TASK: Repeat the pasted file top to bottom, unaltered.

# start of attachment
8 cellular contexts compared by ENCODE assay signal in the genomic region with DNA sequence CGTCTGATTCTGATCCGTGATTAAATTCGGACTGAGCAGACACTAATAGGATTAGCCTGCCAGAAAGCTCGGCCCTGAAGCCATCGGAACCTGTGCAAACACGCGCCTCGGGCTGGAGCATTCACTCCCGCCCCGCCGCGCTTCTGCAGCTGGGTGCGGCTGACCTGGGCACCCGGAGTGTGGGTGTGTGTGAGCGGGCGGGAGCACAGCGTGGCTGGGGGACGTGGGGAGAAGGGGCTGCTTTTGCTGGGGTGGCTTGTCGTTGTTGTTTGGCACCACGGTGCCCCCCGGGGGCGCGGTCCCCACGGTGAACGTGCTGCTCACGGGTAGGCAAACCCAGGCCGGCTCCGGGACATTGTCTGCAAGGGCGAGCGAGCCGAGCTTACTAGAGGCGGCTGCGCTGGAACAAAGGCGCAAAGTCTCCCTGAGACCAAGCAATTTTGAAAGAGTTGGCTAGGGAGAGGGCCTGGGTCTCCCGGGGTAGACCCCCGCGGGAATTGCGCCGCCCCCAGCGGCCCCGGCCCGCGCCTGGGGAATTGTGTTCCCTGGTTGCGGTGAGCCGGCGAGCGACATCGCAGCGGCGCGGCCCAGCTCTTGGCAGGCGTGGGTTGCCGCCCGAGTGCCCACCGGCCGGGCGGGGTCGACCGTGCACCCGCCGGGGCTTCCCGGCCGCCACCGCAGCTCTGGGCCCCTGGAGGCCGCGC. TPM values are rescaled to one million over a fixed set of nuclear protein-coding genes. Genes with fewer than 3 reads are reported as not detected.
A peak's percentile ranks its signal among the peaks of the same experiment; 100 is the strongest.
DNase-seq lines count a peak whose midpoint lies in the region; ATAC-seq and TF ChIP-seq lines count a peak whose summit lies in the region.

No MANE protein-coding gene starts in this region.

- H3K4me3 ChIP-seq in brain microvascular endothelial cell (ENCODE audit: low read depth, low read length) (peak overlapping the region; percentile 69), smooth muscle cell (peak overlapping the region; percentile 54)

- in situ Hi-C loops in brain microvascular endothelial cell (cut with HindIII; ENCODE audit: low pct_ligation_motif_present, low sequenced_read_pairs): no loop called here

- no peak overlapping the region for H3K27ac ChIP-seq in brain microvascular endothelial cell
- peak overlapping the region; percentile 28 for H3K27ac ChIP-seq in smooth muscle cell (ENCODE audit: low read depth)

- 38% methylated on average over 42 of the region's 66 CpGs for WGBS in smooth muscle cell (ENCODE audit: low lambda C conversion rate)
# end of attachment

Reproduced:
8 cellular contexts compared by ENCODE assay signal in the genomic region with DNA sequence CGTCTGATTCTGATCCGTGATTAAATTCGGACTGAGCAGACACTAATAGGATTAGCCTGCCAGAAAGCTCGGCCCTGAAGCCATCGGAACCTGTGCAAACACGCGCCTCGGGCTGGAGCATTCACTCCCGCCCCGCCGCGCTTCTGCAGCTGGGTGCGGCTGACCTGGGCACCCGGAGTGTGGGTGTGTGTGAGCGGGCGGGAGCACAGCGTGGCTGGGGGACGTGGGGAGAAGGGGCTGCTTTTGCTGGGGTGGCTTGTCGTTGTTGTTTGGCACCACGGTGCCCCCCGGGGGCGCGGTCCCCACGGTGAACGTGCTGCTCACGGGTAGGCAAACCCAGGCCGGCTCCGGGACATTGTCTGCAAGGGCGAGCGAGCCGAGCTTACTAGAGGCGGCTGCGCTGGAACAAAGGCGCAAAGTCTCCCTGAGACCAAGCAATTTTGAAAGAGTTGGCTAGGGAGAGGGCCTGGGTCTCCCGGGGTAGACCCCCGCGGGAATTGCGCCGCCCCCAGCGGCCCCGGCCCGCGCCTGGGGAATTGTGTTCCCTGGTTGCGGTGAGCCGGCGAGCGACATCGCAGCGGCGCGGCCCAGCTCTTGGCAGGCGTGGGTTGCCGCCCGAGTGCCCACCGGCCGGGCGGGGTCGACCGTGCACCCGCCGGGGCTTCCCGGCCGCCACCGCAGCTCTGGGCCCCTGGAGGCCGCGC. TPM values are rescaled to one million over a fixed set of nuclear protein-coding genes. Genes with fewer than 3 reads are reported as not detected.
A peak's percentile ranks its signal among the peaks of the same experiment; 100 is the strongest.
DNase-seq lines count a peak whose midpoint lies in the region; ATAC-seq and TF ChIP-seq lines count a peak whose summit lies in the region.

No MANE protein-coding gene starts in this region.

- H3K4me3 ChIP-seq in brain microvascular endothelial cell (ENCODE audit: low read depth, low read length) (peak overlapping the region; percentile 69), smooth muscle cell (peak overlapping the region; percentile 54)

- in situ Hi-C loops in brain microvascular endothelial cell (cut with HindIII; ENCODE audit: low pct_ligation_motif_present, low sequenced_read_pairs): no loop called here

- no peak overlapping the region for H3K27ac ChIP-seq in brain microvascular endothelial cell
- peak overlapping the region; percentile 28 for H3K27ac ChIP-seq in smooth muscle cell (ENCODE audit: low read depth)

- 38% methylated on average over 42 of the region's 66 CpGs for WGBS in smooth muscle cell (ENCODE audit: low lambda C conversion rate)